T5.6 4 of 9

So, we finish the subderivation by citing the entire subderivation, 4-6.

Premise 1. [A=(B=L)]&[C=(X&(B>L))]  
Premise 2.  A  
1 &E 3.  A=(B=L)  
Assumption 4. what if ........................  B
2,3 =E 5. then ...........................  B=L
4,5 =E 6. then ...........................  L
4-6 >I 7. B>L  

We are not allowed to cite merely 4 and/or 6 because that would be citing from within a terminated subderivation.


Strategy (in life or derivation) is reasoning toward a goal. When doing complex derivations, haphazard application of the rules may provide no useful results. Instead, one needs to not only apply rules with an eye toward how a derivations should end. We have just seen how this works in the subderivation dissected at length in the last few pages.

Now, think about a new example. From the premises given below, you are asked to derive '~A'.

Premise 1. A>(B&C)
Premise 2. ~B&~X

This example is really pretty simple. But it still illustrates the stratagems you will apply to harder problems.

So, what should we do at line 3 and beyond? Just as in the first example above, we need to think about what we are asked to derive. That's our (ultimate) goal – in this problem it's '~A'. And as with our previous example (the one at the top of this page), we should think about the main connective of this goal sentence to see how it should be derived. Because the main connective is tilde, we may well finish the derivation by an application of ~I.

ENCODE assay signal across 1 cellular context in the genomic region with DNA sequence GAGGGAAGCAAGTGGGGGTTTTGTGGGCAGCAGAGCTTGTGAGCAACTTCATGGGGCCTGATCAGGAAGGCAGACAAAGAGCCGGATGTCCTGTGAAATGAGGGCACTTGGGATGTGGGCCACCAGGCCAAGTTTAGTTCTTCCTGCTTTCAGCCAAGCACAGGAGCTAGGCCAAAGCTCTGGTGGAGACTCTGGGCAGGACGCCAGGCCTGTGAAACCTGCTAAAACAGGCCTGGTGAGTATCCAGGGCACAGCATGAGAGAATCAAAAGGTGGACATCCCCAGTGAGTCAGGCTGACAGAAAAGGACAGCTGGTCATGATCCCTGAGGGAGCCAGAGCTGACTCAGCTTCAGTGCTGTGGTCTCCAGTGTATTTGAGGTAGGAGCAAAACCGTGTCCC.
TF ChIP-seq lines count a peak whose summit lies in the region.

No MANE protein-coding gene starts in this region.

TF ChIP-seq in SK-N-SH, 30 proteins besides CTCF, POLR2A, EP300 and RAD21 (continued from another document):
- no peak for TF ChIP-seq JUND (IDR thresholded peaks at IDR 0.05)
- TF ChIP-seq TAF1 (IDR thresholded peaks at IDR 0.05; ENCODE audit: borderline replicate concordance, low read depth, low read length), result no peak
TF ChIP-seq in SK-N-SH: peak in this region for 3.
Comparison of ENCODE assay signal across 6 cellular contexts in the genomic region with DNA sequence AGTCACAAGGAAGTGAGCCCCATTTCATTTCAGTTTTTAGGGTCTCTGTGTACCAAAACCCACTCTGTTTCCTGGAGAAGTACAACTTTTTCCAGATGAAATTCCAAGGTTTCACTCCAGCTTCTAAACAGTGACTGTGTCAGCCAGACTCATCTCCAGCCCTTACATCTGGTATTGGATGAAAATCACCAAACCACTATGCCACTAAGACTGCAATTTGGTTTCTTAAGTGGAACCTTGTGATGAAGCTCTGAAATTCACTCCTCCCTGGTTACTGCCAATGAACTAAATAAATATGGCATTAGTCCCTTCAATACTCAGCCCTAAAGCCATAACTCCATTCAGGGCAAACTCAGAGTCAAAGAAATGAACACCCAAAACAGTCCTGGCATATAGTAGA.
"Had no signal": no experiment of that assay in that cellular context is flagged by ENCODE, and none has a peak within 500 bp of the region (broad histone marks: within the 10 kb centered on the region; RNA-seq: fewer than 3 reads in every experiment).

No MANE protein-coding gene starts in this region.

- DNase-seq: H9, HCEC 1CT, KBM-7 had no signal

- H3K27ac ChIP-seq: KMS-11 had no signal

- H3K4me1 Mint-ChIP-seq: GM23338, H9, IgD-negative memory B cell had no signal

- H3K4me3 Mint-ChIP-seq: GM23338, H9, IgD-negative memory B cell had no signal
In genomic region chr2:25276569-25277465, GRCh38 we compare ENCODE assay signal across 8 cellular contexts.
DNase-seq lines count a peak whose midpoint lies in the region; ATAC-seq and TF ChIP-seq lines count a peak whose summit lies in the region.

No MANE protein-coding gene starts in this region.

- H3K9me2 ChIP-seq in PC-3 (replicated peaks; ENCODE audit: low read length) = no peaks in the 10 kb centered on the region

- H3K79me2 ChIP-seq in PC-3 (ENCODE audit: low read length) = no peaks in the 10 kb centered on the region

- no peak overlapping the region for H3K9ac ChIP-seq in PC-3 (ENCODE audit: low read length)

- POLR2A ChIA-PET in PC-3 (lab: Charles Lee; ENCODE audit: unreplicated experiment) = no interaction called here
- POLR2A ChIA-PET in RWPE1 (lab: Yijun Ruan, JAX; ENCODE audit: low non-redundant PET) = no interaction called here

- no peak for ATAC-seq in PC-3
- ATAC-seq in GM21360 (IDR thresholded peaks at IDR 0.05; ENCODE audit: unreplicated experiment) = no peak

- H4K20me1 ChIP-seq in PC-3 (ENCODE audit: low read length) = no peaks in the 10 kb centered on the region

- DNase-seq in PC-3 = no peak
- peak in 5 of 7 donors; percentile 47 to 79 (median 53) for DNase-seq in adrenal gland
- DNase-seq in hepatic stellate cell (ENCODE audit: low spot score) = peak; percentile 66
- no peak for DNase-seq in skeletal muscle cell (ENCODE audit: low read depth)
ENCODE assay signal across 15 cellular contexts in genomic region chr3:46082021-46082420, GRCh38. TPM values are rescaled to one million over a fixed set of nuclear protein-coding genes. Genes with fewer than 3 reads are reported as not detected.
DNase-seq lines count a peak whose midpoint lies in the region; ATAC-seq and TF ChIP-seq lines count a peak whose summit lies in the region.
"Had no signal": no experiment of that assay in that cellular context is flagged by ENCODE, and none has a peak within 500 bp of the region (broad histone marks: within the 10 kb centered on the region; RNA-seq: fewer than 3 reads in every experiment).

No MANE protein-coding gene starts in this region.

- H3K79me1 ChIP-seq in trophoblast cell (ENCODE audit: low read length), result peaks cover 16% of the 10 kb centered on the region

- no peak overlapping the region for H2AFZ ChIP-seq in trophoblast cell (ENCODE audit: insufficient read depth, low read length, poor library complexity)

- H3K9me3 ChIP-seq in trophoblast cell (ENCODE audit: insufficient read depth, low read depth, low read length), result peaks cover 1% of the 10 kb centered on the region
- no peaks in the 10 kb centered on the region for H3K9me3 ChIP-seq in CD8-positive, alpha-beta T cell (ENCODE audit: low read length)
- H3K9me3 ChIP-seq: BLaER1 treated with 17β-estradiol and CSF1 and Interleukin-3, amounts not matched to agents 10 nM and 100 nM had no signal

This sort of stategizing is a way of working backwards. We think about how we will attain our goal in the end and then see how to proceed in that direction.

So, you may begin thinking about this derivation by seeing how it will end! For instance, you may want to write or type the following in:

Premise 1. A>(B&C)  
Premise 2. ~B&~X  
Assumption 3. what if ...................  A
??? 4. then ......................  
??? 5. then ......................  
??? 6. then ...................... New Goal???
3-6 ~I??? 7. ~A???  

We've just guessed that this will be 7 lines long. (When you are doing your own problems, just guess on fairly large number of lines so you leave plenty of space. Extra, blank lines will not be a problem.)

So, what have we done at line 7? The idea here is that we would like to finish the derivation by using rule ~I. So, we write this all down and add the question marks so that we remember that this is just our goal — we have not yet derived it! Instead, we are just setting up the format for the derivation we will now start.

Negation Introduction, the rule we will apply when we do get down to line 7 requires a subderivation assuming the opposite of our goal sentence. That's line 3:'A' .

Question: What sentences do we need at line 6? what's our new goal?

  1. 'B&C' because that is the consequent we need to derive.
  2. '~X' because we are doing negation introduction.
  3. Any contradiction of a previous sentence in the subderivation. This will show our assumption of 'A' could not be true.